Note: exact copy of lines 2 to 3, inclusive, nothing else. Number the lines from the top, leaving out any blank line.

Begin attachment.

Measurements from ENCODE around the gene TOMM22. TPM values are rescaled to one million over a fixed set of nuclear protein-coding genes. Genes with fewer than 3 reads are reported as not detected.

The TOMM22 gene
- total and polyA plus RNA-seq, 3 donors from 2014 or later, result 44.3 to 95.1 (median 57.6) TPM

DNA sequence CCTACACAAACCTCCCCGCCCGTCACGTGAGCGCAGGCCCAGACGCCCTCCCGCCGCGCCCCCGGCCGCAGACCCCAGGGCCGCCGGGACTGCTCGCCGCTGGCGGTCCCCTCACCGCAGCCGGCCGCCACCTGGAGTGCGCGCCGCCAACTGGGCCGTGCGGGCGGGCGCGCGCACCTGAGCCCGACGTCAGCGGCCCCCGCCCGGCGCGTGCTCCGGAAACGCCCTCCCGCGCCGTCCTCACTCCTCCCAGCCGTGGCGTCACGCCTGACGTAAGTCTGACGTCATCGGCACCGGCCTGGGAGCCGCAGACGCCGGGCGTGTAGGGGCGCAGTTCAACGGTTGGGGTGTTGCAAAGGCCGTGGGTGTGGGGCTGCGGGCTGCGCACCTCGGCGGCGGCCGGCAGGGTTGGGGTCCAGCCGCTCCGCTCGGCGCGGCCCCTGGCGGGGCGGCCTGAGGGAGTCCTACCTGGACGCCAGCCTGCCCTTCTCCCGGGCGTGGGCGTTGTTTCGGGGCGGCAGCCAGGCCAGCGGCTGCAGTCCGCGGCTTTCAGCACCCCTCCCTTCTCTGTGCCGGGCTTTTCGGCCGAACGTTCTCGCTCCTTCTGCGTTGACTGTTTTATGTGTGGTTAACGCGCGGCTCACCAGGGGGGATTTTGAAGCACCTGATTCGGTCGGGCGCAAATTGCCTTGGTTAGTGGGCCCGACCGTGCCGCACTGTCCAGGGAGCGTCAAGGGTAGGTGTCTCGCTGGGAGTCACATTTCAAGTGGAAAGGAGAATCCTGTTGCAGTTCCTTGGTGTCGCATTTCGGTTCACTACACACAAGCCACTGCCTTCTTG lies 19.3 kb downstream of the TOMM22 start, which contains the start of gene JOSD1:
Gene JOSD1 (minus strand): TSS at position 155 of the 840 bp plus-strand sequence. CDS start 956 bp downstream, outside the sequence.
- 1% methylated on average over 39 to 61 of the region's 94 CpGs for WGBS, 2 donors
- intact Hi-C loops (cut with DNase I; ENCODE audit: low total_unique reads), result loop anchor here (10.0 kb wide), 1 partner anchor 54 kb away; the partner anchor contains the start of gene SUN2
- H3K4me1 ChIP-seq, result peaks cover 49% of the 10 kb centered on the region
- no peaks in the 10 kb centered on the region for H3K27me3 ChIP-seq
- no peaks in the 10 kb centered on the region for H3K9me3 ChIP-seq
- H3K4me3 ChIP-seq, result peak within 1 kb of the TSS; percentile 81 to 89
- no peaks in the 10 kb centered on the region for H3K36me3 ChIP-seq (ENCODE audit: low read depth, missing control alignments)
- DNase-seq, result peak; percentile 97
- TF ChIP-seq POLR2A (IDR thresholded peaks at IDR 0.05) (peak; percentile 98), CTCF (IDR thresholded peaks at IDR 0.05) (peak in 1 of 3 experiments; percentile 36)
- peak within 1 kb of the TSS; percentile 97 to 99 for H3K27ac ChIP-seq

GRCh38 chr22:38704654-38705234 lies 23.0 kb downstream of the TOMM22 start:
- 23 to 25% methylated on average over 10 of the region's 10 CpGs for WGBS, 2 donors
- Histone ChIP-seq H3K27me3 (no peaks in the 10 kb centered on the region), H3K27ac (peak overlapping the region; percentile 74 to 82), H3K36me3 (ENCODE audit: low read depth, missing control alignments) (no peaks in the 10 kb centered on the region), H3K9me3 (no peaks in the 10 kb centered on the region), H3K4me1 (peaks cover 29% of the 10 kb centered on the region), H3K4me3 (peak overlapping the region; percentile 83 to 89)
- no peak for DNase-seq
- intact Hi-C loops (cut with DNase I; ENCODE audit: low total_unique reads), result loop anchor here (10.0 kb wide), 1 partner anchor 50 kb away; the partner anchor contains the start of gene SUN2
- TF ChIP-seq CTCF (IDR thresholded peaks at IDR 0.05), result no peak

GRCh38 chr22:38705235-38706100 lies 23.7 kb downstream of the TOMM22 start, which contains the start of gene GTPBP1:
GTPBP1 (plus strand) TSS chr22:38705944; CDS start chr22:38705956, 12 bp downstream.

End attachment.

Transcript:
The TOMM22 gene
- total and polyA plus RNA-seq, 3 donors from 2014 or later, result 44.3 to 95.1 (median 57.6) TPM